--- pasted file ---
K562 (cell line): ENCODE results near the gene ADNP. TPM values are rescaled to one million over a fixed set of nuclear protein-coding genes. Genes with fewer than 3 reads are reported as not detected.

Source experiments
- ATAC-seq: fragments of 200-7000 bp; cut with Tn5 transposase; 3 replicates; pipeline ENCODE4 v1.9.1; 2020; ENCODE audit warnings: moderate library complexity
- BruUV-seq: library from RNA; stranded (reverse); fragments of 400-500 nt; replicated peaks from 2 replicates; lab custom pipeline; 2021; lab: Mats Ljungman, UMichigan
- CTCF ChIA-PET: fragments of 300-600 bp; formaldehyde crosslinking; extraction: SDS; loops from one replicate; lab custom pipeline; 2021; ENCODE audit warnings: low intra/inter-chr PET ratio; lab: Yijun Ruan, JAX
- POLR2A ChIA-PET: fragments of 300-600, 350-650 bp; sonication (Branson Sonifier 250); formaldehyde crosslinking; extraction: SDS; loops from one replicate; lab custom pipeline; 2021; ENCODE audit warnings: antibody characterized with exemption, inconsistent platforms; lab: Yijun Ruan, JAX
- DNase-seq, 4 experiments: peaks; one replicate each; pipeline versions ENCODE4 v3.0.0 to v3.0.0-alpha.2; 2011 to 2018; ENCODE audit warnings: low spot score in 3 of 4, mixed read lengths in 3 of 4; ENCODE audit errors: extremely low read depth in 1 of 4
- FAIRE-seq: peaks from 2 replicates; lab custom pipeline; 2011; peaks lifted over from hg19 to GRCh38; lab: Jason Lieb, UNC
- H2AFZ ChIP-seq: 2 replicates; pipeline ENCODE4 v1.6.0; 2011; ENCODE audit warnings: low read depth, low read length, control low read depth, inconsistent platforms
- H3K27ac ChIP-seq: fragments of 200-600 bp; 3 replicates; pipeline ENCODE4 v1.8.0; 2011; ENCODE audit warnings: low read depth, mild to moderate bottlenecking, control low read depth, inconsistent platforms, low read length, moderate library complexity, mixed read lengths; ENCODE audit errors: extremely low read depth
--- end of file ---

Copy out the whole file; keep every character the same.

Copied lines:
K562 (cell line): ENCODE results near the gene ADNP. TPM values are rescaled to one million over a fixed set of nuclear protein-coding genes. Genes with fewer than 3 reads are reported as not detected.

Source experiments
- ATAC-seq: fragments of 200-7000 bp; cut with Tn5 transposase; 3 replicates; pipeline ENCODE4 v1.9.1; 2020; ENCODE audit warnings: moderate library complexity
- BruUV-seq: library from RNA; stranded (reverse); fragments of 400-500 nt; replicated peaks from 2 replicates; lab custom pipeline; 2021; lab: Mats Ljungman, UMichigan
- CTCF ChIA-PET: fragments of 300-600 bp; formaldehyde crosslinking; extraction: SDS; loops from one replicate; lab custom pipeline; 2021; ENCODE audit warnings: low intra/inter-chr PET ratio; lab: Yijun Ruan, JAX
- POLR2A ChIA-PET: fragments of 300-600, 350-650 bp; sonication (Branson Sonifier 250); formaldehyde crosslinking; extraction: SDS; loops from one replicate; lab custom pipeline; 2021; ENCODE audit warnings: antibody characterized with exemption, inconsistent platforms; lab: Yijun Ruan, JAX
- DNase-seq, 4 experiments: peaks; one replicate each; pipeline versions ENCODE4 v3.0.0 to v3.0.0-alpha.2; 2011 to 2018; ENCODE audit warnings: low spot score in 3 of 4, mixed read lengths in 3 of 4; ENCODE audit errors: extremely low read depth in 1 of 4
- FAIRE-seq: peaks from 2 replicates; lab custom pipeline; 2011; peaks lifted over from hg19 to GRCh38; lab: Jason Lieb, UNC
- H2AFZ ChIP-seq: 2 replicates; pipeline ENCODE4 v1.6.0; 2011; ENCODE audit warnings: low read depth, low read length, control low read depth, inconsistent platforms
- H3K27ac ChIP-seq: fragments of 200-600 bp; 3 replicates; pipeline ENCODE4 v1.8.0; 2011; ENCODE audit warnings: low read depth, mild to moderate bottlenecking, control low read depth, inconsistent platforms, low read length, moderate library complexity, mixed read lengths; ENCODE audit errors: extremely low read depth